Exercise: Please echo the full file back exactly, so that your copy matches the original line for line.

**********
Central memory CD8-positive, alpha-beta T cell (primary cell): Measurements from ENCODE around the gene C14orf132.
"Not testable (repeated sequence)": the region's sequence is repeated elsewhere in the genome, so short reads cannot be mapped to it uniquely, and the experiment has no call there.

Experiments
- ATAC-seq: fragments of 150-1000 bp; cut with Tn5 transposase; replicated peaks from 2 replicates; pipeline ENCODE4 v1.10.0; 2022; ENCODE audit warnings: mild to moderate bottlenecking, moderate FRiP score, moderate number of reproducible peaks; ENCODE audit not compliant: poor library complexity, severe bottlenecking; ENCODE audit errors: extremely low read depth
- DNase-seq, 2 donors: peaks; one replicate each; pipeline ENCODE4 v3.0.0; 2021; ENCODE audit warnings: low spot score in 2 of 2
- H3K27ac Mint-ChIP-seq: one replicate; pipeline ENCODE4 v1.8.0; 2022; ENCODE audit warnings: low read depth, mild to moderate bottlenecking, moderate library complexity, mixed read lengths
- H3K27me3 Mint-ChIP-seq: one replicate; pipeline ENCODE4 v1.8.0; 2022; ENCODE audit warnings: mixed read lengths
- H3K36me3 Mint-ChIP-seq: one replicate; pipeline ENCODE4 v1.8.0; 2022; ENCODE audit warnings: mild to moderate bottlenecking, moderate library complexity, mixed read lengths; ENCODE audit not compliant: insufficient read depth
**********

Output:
Central memory CD8-positive, alpha-beta T cell (primary cell): Measurements from ENCODE around the gene C14orf132.
"Not testable (repeated sequence)": the region's sequence is repeated elsewhere in the genome, so short reads cannot be mapped to it uniquely, and the experiment has no call there.

Experiments
- ATAC-seq: fragments of 150-1000 bp; cut with Tn5 transposase; replicated peaks from 2 replicates; pipeline ENCODE4 v1.10.0; 2022; ENCODE audit warnings: mild to moderate bottlenecking, moderate FRiP score, moderate number of reproducible peaks; ENCODE audit not compliant: poor library complexity, severe bottlenecking; ENCODE audit errors: extremely low read depth
- DNase-seq, 2 donors: peaks; one replicate each; pipeline ENCODE4 v3.0.0; 2021; ENCODE audit warnings: low spot score in 2 of 2
- H3K27ac Mint-ChIP-seq: one replicate; pipeline ENCODE4 v1.8.0; 2022; ENCODE audit warnings: low read depth, mild to moderate bottlenecking, moderate library complexity, mixed read lengths
- H3K27me3 Mint-ChIP-seq: one replicate; pipeline ENCODE4 v1.8.0; 2022; ENCODE audit warnings: mixed read lengths
- H3K36me3 Mint-ChIP-seq: one replicate; pipeline ENCODE4 v1.8.0; 2022; ENCODE audit warnings: mild to moderate bottlenecking, moderate library complexity, mixed read lengths; ENCODE audit not compliant: insufficient read depth